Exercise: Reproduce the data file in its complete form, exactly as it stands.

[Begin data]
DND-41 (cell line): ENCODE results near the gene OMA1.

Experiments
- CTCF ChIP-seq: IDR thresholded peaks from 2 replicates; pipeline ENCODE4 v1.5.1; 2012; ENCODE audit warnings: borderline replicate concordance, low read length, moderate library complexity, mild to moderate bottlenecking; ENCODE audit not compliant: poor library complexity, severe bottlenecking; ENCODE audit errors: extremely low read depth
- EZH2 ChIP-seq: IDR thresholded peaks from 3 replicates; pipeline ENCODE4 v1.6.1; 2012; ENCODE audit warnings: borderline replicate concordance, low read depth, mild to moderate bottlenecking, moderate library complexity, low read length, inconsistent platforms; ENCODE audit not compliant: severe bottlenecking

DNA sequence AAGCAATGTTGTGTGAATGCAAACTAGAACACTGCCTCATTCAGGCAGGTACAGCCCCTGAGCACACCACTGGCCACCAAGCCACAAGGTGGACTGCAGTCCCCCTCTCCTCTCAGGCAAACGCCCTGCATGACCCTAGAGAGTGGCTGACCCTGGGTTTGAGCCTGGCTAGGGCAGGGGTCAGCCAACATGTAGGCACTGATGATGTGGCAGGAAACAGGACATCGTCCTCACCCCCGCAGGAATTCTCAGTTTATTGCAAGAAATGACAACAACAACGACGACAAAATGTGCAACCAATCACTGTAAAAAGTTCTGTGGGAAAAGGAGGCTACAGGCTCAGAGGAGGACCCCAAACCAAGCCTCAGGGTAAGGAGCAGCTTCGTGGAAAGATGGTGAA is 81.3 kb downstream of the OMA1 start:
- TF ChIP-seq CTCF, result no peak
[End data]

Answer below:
DND-41 (cell line): ENCODE results near the gene OMA1.

Experiments
- CTCF ChIP-seq: IDR thresholded peaks from 2 replicates; pipeline ENCODE4 v1.5.1; 2012; ENCODE audit warnings: borderline replicate concordance, low read length, moderate library complexity, mild to moderate bottlenecking; ENCODE audit not compliant: poor library complexity, severe bottlenecking; ENCODE audit errors: extremely low read depth
- EZH2 ChIP-seq: IDR thresholded peaks from 3 replicates; pipeline ENCODE4 v1.6.1; 2012; ENCODE audit warnings: borderline replicate concordance, low read depth, mild to moderate bottlenecking, moderate library complexity, low read length, inconsistent platforms; ENCODE audit not compliant: severe bottlenecking

DNA sequence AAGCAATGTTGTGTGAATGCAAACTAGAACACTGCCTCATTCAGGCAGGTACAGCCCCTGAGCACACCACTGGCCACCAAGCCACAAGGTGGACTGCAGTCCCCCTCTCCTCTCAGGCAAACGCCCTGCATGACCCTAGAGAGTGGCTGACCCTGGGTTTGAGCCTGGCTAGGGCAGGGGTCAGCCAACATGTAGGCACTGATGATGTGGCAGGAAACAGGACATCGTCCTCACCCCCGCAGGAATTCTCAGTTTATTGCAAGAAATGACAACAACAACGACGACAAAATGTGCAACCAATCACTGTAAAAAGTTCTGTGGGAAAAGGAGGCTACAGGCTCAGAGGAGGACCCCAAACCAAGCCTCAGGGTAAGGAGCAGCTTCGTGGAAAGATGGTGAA is 81.3 kb downstream of the OMA1 start:
- TF ChIP-seq CTCF, result no peak